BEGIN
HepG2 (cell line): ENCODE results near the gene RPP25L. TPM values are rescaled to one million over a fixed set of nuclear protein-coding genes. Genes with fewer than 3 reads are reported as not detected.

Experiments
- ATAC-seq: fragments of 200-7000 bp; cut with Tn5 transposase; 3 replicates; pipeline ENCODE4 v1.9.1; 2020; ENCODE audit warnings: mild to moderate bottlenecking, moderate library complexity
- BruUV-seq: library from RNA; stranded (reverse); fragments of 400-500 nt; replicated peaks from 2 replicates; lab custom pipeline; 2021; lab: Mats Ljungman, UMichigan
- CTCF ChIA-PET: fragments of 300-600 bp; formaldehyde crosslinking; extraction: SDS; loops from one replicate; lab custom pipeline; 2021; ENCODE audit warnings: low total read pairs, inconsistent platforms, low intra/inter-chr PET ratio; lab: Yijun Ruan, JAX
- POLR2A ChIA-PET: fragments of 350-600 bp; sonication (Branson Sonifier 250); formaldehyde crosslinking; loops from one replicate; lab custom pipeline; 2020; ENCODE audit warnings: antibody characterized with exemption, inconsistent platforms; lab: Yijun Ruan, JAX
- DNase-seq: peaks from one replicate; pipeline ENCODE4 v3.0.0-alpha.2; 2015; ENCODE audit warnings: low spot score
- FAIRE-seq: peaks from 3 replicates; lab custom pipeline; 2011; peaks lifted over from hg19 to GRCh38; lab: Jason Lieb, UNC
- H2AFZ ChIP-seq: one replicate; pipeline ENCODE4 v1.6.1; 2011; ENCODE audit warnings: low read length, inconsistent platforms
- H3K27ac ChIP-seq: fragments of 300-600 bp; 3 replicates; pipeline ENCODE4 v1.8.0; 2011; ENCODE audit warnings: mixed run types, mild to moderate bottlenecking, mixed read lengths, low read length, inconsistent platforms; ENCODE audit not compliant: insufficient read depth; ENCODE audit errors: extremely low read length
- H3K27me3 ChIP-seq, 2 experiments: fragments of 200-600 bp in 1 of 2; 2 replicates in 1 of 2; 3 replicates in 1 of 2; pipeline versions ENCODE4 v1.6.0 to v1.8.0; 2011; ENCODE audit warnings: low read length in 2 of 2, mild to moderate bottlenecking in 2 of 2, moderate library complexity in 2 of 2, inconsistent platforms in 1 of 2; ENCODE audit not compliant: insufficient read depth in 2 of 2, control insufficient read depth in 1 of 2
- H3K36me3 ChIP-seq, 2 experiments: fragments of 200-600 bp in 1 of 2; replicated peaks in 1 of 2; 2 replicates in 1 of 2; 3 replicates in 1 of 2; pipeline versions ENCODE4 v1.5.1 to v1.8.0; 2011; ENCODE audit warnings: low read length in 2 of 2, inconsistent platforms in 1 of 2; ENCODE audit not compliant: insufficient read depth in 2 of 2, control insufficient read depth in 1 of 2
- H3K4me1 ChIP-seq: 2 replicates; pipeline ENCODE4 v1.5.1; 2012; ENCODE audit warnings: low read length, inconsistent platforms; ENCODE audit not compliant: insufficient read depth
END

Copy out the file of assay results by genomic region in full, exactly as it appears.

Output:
HepG2 (cell line): ENCODE results near the gene RPP25L. TPM values are rescaled to one million over a fixed set of nuclear protein-coding genes. Genes with fewer than 3 reads are reported as not detected.

Experiments
- ATAC-seq: fragments of 200-7000 bp; cut with Tn5 transposase; 3 replicates; pipeline ENCODE4 v1.9.1; 2020; ENCODE audit warnings: mild to moderate bottlenecking, moderate library complexity
- BruUV-seq: library from RNA; stranded (reverse); fragments of 400-500 nt; replicated peaks from 2 replicates; lab custom pipeline; 2021; lab: Mats Ljungman, UMichigan
- CTCF ChIA-PET: fragments of 300-600 bp; formaldehyde crosslinking; extraction: SDS; loops from one replicate; lab custom pipeline; 2021; ENCODE audit warnings: low total read pairs, inconsistent platforms, low intra/inter-chr PET ratio; lab: Yijun Ruan, JAX
- POLR2A ChIA-PET: fragments of 350-600 bp; sonication (Branson Sonifier 250); formaldehyde crosslinking; loops from one replicate; lab custom pipeline; 2020; ENCODE audit warnings: antibody characterized with exemption, inconsistent platforms; lab: Yijun Ruan, JAX
- DNase-seq: peaks from one replicate; pipeline ENCODE4 v3.0.0-alpha.2; 2015; ENCODE audit warnings: low spot score
- FAIRE-seq: peaks from 3 replicates; lab custom pipeline; 2011; peaks lifted over from hg19 to GRCh38; lab: Jason Lieb, UNC
- H2AFZ ChIP-seq: one replicate; pipeline ENCODE4 v1.6.1; 2011; ENCODE audit warnings: low read length, inconsistent platforms
- H3K27ac ChIP-seq: fragments of 300-600 bp; 3 replicates; pipeline ENCODE4 v1.8.0; 2011; ENCODE audit warnings: mixed run types, mild to moderate bottlenecking, mixed read lengths, low read length, inconsistent platforms; ENCODE audit not compliant: insufficient read depth; ENCODE audit errors: extremely low read length
- H3K27me3 ChIP-seq, 2 experiments: fragments of 200-600 bp in 1 of 2; 2 replicates in 1 of 2; 3 replicates in 1 of 2; pipeline versions ENCODE4 v1.6.0 to v1.8.0; 2011; ENCODE audit warnings: low read length in 2 of 2, mild to moderate bottlenecking in 2 of 2, moderate library complexity in 2 of 2, inconsistent platforms in 1 of 2; ENCODE audit not compliant: insufficient read depth in 2 of 2, control insufficient read depth in 1 of 2
- H3K36me3 ChIP-seq, 2 experiments: fragments of 200-600 bp in 1 of 2; replicated peaks in 1 of 2; 2 replicates in 1 of 2; 3 replicates in 1 of 2; pipeline versions ENCODE4 v1.5.1 to v1.8.0; 2011; ENCODE audit warnings: low read length in 2 of 2, inconsistent platforms in 1 of 2; ENCODE audit not compliant: insufficient read depth in 2 of 2, control insufficient read depth in 1 of 2
- H3K4me1 ChIP-seq: 2 replicates; pipeline ENCODE4 v1.5.1; 2012; ENCODE audit warnings: low read length, inconsistent platforms; ENCODE audit not compliant: insufficient read depth